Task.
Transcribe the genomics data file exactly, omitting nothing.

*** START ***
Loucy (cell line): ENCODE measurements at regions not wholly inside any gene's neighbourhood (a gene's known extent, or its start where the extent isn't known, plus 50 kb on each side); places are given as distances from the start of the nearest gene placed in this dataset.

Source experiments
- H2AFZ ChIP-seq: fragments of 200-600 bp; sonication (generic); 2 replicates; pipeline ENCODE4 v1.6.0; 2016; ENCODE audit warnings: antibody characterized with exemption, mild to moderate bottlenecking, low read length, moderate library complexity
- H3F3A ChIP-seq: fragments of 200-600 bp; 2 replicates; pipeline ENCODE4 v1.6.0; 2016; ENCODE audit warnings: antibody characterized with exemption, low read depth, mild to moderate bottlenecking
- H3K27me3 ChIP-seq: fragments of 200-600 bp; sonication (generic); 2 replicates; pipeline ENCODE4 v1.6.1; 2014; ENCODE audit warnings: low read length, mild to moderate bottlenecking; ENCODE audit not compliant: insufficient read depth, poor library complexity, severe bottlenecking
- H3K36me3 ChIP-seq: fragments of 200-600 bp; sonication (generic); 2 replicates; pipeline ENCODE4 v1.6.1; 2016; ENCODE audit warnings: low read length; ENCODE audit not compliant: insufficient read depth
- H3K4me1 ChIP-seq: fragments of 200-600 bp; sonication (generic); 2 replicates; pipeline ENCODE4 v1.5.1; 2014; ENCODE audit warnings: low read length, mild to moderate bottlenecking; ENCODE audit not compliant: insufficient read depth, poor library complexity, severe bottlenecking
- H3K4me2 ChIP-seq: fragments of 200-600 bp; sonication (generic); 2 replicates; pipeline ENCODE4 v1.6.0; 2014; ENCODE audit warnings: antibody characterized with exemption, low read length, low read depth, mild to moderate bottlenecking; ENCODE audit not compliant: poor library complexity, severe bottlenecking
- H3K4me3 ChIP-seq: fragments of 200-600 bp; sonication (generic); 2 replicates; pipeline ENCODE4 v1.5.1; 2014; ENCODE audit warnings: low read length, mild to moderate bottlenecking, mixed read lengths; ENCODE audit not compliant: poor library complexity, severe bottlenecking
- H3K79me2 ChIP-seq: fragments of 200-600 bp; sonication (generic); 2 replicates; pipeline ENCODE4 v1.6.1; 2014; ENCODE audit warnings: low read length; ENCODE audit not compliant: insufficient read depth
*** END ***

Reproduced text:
Loucy (cell line): ENCODE measurements at regions not wholly inside any gene's neighbourhood (a gene's known extent, or its start where the extent isn't known, plus 50 kb on each side); places are given as distances from the start of the nearest gene placed in this dataset.

Source experiments
- H2AFZ ChIP-seq: fragments of 200-600 bp; sonication (generic); 2 replicates; pipeline ENCODE4 v1.6.0; 2016; ENCODE audit warnings: antibody characterized with exemption, mild to moderate bottlenecking, low read length, moderate library complexity
- H3F3A ChIP-seq: fragments of 200-600 bp; 2 replicates; pipeline ENCODE4 v1.6.0; 2016; ENCODE audit warnings: antibody characterized with exemption, low read depth, mild to moderate bottlenecking
- H3K27me3 ChIP-seq: fragments of 200-600 bp; sonication (generic); 2 replicates; pipeline ENCODE4 v1.6.1; 2014; ENCODE audit warnings: low read length, mild to moderate bottlenecking; ENCODE audit not compliant: insufficient read depth, poor library complexity, severe bottlenecking
- H3K36me3 ChIP-seq: fragments of 200-600 bp; sonication (generic); 2 replicates; pipeline ENCODE4 v1.6.1; 2016; ENCODE audit warnings: low read length; ENCODE audit not compliant: insufficient read depth
- H3K4me1 ChIP-seq: fragments of 200-600 bp; sonication (generic); 2 replicates; pipeline ENCODE4 v1.5.1; 2014; ENCODE audit warnings: low read length, mild to moderate bottlenecking; ENCODE audit not compliant: insufficient read depth, poor library complexity, severe bottlenecking
- H3K4me2 ChIP-seq: fragments of 200-600 bp; sonication (generic); 2 replicates; pipeline ENCODE4 v1.6.0; 2014; ENCODE audit warnings: antibody characterized with exemption, low read length, low read depth, mild to moderate bottlenecking; ENCODE audit not compliant: poor library complexity, severe bottlenecking
- H3K4me3 ChIP-seq: fragments of 200-600 bp; sonication (generic); 2 replicates; pipeline ENCODE4 v1.5.1; 2014; ENCODE audit warnings: low read length, mild to moderate bottlenecking, mixed read lengths; ENCODE audit not compliant: poor library complexity, severe bottlenecking
- H3K79me2 ChIP-seq: fragments of 200-600 bp; sonication (generic); 2 replicates; pipeline ENCODE4 v1.6.1; 2014; ENCODE audit warnings: low read length; ENCODE audit not compliant: insufficient read depth